Indian Journal of Radiology and Imaging Indian Journal of Radiology and Imaging

: 2005  |  Volume : 15  |  Issue : 1  |  Page : 131--132

Radiological quiz - paediatrics parotid hemangioma

V Karla, R Anand, MK Narula 
 Department of Radiology, Lady Hardinge Medical College, And assoc. Smt. S.K. Hospital, New Delhi, India

Correspondence Address:
M K Narula
J-13/42, Rajouri Garden, New Delhi - 110027

How to cite this article:
Karla V, Anand R, Narula M K. Radiological quiz - paediatrics parotid hemangioma.Indian J Radiol Imaging 2005;15:131-132

How to cite this URL:
Karla V, Anand R, Narula M K. Radiological quiz - paediatrics parotid hemangioma. Indian J Radiol Imaging [serial online] 2005 [cited 2020 May 28 ];15:131-132
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Full Text

A seven month old girl presented with progressively increasing swelling in the left parotid region since last 6 months. Patient had a history of purulent ear discharge and fever off and on for 2 months; and was clinically found to have Otitis media. Following are the Ultrasound , Doppler and CT images. What is your diagnosis?

 Radiological Diagnosis

 View Answer


Ultrasound of left parotid region shows a diffusely enlarged left parotid gland with multile anechoic areas within [Figure 1]. On colour Doppler flow imaging, left parotid showed filling in of the anechoic areas with colour and a very high vessel density suggesting vascular nature of the lesion [Figure 2][Figure 3]. CT show a well demarcated, homogeneous, intensely enhancing enlarged left parotid gland involving both superficial and deep lobes. The right parotid gland is normal. Left posterior cervical lymphadenopathy is noted. [Figure 4]. On the basis of these findings, the diagnosis of left parotid hemangioma was made: cervical lymphadenopathy being explained by the clinical diagnosis of otitis media. The child was treated with the percutaneous injection of sclerosing agents (Bleomycin 7 IU) twice at an interval of 3 weeks with marked regression in the size and reduction in vascularity of the mass.

Salivary gland tumours are uncommon in children (less than 5%).Hemangioma being the most common (more than 50%), followed by Pleomorphic adenoma, Mucoepidermoid carcinoma. Lymphangioma. Acinar cell carcinoma [1]. Congenital capillary hemangioma classified as 'True hemangioma' of infancy, according to Mulliken and Glowacki classification (1982), represent 90% of parotid gland tumours in infancy [1]. They are true benign vascular tumours which undergo rapid growth (proliferative phase) for few months in infancy before gradual spontaneous involution over a period of few years [2]. It is commoner in girls with median age of presentation being about 4 months and shows characteristic bluish discoloration of the skin [1],[2]. In comparison, cavernous hemangiomas classified as 'True vascular malformations' are secondary to abnormal development of vessels, present in the late childhood, lack the characteristic bluish discoloration of skin, may contain phleboliths (true hemangiomas do not) and are unlikely to regress spontaneously. Hence, surgical resection is the treatment of choice [3]. Hemangioma of infancy is seen on US as homogeneous mass enlarging and replacing most of the parotid gland, with fine echogenic internal septations and numerous intratumoral vessels seen as anechoic areas [2]. Colour Doppler shows filling in of the anechoic areas. Doppler criteria of high vessel density (more than 5 per square cm) as seen in our case and high Doppler shifts distinguish them from other tumours [4]. The lesion is isodense to muscle on NCCT. On contrast administration it is seen as an intensely enhancing, well defined homogeneous mass. MRI finding of an isointense mass on T1WI with intralesional flow voids help to distinguish this mass from other soft tissue lesions of infancy. The mass is hyperintense to muscle on T2WI. Involuting hemangiomas show areas of hyperintense T1W signal secondary to fatty replacement [5]. MRI can distinguish this lesion from cavernous hemangiomas which produce heterogenous T2 signal (due to phleboliths and venous lakes) and lack intralesional flow voids [5].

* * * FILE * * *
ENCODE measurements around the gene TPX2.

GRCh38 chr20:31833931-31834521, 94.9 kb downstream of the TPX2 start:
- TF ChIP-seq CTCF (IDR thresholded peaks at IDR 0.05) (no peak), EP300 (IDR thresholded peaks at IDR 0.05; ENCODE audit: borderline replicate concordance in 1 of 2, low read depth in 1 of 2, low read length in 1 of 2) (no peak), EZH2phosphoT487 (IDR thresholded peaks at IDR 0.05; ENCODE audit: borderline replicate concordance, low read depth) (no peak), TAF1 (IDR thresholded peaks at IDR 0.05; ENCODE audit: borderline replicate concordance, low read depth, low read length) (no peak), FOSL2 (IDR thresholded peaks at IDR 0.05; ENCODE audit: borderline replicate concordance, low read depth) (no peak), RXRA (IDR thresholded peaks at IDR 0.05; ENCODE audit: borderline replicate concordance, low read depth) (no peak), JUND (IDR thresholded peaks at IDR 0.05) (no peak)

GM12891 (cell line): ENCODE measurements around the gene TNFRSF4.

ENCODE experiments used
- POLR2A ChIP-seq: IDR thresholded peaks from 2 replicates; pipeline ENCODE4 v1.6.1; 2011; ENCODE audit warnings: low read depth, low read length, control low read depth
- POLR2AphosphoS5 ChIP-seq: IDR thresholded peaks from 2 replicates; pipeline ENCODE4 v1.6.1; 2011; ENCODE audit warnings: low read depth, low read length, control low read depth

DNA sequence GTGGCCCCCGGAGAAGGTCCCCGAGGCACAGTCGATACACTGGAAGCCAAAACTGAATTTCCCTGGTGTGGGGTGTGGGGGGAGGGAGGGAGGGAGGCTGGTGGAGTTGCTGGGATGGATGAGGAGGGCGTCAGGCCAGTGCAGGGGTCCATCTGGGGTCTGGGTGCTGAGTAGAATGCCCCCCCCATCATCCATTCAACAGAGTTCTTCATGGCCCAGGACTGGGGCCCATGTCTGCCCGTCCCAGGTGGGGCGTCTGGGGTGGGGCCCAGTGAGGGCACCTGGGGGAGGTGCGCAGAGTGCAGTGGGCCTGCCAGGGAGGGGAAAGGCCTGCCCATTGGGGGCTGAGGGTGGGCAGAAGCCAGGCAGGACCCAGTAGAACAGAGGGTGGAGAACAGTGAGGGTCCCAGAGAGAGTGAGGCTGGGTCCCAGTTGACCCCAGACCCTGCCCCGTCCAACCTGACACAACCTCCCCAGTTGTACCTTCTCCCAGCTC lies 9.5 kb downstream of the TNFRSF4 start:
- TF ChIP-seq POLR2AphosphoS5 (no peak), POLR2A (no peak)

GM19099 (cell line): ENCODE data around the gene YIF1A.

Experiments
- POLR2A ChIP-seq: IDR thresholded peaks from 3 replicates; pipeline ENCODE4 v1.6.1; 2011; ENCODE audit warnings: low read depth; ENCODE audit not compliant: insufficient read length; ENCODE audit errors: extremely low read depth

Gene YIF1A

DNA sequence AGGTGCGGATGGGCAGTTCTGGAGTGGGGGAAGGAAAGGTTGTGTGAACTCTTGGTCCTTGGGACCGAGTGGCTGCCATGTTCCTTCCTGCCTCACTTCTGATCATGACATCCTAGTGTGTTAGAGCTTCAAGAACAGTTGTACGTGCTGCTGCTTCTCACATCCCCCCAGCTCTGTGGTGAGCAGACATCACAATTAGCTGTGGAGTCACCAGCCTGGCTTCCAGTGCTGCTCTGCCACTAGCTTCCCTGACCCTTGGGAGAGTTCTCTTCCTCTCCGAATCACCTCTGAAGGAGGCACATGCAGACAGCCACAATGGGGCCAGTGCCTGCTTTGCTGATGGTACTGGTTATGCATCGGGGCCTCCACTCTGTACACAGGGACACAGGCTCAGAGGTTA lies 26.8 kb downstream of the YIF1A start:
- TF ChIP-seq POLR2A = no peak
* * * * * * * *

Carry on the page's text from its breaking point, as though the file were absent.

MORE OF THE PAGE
From therapeutic perspective, there are two options in these low flow lesions -

Conservative management and observation, as most cases of hemangioma of infancy show gradual spontaneous involution.Rapidly growing lesions assoiciated with haemorrhage causing threat to airways warrant aggressive therapy in the form of steroids, laser photo coagulation, sclerotherapy, embolization and surgical resection. Percutaneous injection of sclerosing agent (sodium tetradecy sulfate) either alone or before surgery is a safe and effective method of managing symptomatic hemangiomas [6].


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